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Sponsorship of an Immigrant: Income vs. Assets

Posted by attorney Susan Pai
Filed under: Immigration

It is possible to establish sufficient financial resources other than by income.

The most common method to establish sufficient financial resources other than by income is by value of your assets... or the assets of the intending immigrant. When we pursue this as the avenue of sponsorship, we ask that the assets be definitively documented and even so, we prepare for the possibility of a Request for Further Evidence (and thereby a potential delay in processing of the application).

If you would like to pursue this option, excellent documentation of your assets should be prepared. This will particularly be the case when the assets are being used not to SUPPLEMENT an income below the required levels, but to entirely REPLACE the income requirements of sponsorship. This will result in a heightened level of scrutiny.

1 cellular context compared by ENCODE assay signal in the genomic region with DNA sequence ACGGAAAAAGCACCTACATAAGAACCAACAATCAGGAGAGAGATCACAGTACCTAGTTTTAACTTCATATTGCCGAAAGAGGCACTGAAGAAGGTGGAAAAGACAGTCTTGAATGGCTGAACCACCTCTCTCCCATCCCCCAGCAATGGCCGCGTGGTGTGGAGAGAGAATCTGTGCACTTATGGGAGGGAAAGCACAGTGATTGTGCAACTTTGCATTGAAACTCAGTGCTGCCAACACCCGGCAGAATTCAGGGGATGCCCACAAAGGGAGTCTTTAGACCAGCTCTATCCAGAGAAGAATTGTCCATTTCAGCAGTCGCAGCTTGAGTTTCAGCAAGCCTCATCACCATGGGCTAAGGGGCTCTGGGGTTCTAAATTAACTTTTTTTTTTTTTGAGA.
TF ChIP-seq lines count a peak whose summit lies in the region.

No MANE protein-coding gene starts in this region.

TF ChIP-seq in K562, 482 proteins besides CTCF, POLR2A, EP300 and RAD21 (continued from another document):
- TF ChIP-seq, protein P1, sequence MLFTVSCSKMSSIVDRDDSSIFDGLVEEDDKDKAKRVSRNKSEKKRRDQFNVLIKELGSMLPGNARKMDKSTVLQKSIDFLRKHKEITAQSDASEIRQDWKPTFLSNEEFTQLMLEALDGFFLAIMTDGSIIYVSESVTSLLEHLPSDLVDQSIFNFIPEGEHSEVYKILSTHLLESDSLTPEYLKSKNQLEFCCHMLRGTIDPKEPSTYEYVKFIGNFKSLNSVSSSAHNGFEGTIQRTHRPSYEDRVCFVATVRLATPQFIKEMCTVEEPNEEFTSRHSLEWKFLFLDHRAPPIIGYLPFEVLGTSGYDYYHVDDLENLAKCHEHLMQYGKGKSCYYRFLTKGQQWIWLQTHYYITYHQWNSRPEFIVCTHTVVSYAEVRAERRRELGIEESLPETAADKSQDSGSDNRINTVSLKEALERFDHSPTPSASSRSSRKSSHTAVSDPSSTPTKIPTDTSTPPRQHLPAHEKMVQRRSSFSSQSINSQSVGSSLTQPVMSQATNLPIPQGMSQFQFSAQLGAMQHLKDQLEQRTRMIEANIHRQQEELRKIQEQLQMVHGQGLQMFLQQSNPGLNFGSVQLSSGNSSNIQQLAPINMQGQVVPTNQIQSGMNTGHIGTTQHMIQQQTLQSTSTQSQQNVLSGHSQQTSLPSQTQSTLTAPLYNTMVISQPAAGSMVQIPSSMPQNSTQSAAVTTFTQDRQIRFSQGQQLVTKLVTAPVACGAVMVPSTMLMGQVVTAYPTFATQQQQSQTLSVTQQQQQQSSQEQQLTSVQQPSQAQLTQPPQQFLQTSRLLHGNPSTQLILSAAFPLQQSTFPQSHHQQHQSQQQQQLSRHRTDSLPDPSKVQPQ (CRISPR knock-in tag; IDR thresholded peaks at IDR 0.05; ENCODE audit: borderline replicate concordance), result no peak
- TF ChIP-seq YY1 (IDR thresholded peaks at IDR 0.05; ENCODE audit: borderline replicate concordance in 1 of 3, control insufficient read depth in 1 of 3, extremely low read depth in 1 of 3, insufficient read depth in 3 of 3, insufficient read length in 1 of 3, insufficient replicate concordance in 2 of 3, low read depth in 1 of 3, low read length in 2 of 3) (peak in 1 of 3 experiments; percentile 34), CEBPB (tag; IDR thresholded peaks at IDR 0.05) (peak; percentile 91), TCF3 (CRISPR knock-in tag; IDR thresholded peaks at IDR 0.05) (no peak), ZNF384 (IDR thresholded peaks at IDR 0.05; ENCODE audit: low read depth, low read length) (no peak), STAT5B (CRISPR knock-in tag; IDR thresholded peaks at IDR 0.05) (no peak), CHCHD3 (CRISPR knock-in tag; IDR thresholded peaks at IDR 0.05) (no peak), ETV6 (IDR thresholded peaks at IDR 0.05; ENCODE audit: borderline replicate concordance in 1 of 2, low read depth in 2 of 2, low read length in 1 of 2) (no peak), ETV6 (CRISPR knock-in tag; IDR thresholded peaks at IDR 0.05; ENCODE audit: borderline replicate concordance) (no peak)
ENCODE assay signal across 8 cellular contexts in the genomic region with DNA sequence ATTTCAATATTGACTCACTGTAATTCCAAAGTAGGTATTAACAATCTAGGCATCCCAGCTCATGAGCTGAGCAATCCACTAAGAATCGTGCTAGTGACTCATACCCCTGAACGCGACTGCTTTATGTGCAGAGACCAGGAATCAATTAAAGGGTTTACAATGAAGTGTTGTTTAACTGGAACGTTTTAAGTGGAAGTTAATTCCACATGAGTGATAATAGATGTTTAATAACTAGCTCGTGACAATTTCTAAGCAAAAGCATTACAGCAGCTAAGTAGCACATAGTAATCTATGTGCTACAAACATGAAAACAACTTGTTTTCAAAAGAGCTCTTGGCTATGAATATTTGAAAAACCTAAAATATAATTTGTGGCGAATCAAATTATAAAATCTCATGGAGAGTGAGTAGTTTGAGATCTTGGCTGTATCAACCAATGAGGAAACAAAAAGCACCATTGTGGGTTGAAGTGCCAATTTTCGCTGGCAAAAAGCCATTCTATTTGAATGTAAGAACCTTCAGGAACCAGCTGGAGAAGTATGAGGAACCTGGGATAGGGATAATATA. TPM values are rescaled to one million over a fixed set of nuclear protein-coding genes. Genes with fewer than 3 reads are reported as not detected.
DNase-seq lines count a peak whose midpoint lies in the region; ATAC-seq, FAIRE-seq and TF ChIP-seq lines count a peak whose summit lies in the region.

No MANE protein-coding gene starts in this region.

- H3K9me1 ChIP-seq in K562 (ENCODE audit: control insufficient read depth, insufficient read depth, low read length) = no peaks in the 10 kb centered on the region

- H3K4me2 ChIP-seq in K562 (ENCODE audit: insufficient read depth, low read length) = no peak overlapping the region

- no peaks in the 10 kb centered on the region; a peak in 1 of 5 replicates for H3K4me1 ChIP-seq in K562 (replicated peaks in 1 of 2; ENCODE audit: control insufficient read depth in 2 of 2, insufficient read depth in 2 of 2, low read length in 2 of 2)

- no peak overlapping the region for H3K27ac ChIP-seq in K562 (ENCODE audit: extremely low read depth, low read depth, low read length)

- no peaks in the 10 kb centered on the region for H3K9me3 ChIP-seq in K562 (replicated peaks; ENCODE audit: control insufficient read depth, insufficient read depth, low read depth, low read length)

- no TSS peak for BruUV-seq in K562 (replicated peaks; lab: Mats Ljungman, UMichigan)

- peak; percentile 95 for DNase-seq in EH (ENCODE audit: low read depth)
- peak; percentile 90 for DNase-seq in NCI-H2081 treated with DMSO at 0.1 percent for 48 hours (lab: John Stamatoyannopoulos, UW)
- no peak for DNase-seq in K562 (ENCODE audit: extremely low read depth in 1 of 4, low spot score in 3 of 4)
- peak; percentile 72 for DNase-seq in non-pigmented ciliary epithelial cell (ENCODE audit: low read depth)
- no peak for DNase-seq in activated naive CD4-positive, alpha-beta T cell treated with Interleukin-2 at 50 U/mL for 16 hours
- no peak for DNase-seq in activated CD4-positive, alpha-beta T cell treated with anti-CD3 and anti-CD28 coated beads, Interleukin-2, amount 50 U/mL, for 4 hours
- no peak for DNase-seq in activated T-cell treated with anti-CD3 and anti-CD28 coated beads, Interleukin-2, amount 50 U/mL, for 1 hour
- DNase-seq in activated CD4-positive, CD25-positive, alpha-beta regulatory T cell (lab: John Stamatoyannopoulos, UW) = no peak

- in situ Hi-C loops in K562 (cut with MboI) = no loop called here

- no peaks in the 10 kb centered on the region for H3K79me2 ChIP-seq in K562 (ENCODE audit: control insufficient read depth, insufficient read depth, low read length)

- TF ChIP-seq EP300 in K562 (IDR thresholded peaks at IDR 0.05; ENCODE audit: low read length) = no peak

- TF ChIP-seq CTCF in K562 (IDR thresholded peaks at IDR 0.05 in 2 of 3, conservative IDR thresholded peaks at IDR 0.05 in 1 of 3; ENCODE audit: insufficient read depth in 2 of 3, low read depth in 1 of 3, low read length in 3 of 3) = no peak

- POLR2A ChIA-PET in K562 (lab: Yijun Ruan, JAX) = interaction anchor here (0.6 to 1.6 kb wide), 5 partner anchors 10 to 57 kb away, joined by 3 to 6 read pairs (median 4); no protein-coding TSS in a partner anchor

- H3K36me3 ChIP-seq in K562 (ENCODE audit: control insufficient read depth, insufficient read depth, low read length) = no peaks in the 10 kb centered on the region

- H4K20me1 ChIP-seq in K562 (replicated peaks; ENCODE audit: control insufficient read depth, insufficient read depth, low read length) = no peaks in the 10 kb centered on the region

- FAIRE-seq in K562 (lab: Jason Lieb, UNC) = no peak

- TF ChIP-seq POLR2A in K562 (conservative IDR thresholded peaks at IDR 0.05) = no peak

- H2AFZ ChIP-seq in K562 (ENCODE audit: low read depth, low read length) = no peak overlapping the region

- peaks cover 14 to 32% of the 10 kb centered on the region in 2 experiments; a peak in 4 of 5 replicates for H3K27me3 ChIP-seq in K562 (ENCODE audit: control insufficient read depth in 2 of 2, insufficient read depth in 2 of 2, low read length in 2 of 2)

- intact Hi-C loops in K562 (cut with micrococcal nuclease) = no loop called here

Click on the below link for a brief description of the rules regarding the use of assets to prove ability to support the intending immigrant. Please note that the rules say that only assets that can be converted readily into cash within one year and without considerable financial hardship can be included. In practical terms, this generally means only the intending immigrant's property can be considered given that you the intending immigrant and the petitioner usually intend to live in the petitioner's home in the U.S. Additionally, because of the current situation with the housing market and especially if there is a mortgage on the property, a home may or may not qualify to be counted as an asset. A recent appraisal must be included, regardless.

Finally, automobiles may not be counted unless you are in possession of more than one vehicle.

So, if the U.S. petitioner is not working, you will need to show substantially documented assets in which either the petitioner or intending immigrant has full or majority equity ownership and those assets must be recently appraised and well documented.

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